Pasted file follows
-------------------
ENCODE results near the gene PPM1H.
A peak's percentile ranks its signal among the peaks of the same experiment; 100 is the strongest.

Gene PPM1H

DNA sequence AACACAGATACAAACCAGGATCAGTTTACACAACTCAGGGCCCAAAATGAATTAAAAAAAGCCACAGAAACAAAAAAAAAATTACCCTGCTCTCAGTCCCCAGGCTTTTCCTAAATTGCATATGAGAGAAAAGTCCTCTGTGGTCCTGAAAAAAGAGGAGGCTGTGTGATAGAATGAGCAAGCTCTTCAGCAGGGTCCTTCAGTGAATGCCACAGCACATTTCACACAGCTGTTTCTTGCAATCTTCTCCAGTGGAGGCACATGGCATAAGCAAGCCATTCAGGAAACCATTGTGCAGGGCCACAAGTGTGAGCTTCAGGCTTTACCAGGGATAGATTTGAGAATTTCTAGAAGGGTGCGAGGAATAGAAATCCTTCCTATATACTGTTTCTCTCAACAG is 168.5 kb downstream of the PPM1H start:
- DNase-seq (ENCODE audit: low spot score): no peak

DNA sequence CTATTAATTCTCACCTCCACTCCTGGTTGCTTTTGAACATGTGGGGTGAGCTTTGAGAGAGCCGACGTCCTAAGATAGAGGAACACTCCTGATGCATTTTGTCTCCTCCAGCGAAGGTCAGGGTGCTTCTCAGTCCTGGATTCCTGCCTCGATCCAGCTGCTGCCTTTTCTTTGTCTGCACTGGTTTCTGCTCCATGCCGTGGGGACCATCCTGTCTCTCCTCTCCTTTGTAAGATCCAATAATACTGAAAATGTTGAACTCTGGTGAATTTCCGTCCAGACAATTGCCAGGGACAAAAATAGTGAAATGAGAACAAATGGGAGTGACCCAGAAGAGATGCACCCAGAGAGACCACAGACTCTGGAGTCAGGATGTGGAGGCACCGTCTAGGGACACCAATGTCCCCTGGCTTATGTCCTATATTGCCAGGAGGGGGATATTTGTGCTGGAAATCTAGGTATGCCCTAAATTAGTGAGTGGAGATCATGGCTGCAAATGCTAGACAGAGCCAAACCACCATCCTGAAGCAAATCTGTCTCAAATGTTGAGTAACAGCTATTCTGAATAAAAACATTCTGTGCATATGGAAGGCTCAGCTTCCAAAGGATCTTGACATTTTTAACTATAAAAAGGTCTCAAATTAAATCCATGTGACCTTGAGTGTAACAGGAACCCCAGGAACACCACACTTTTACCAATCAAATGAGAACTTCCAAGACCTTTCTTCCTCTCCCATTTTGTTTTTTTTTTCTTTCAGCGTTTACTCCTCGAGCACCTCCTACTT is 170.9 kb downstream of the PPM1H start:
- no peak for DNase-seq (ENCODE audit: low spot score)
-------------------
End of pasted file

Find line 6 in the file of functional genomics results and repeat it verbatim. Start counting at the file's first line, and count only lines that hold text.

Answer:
DNA sequence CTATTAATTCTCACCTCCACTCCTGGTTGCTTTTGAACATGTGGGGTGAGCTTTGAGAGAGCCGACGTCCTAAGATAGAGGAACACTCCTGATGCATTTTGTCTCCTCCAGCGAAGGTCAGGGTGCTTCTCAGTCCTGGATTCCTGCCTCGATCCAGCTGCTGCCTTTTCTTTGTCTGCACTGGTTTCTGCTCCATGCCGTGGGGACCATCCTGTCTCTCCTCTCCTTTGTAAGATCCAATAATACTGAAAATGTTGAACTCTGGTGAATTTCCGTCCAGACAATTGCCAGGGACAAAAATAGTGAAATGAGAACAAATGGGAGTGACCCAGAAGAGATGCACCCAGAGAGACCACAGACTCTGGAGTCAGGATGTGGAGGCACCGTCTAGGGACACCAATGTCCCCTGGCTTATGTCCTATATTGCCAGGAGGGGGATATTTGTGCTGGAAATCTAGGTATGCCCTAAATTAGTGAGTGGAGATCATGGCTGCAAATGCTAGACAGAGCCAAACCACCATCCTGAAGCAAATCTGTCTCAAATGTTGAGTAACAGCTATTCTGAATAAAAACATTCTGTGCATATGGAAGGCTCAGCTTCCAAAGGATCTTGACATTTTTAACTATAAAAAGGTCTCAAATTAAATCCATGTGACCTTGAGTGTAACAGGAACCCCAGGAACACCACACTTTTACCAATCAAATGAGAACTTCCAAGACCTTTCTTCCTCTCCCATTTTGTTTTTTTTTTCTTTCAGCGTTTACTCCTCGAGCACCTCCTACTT is 170.9 kb downstream of the PPM1H start: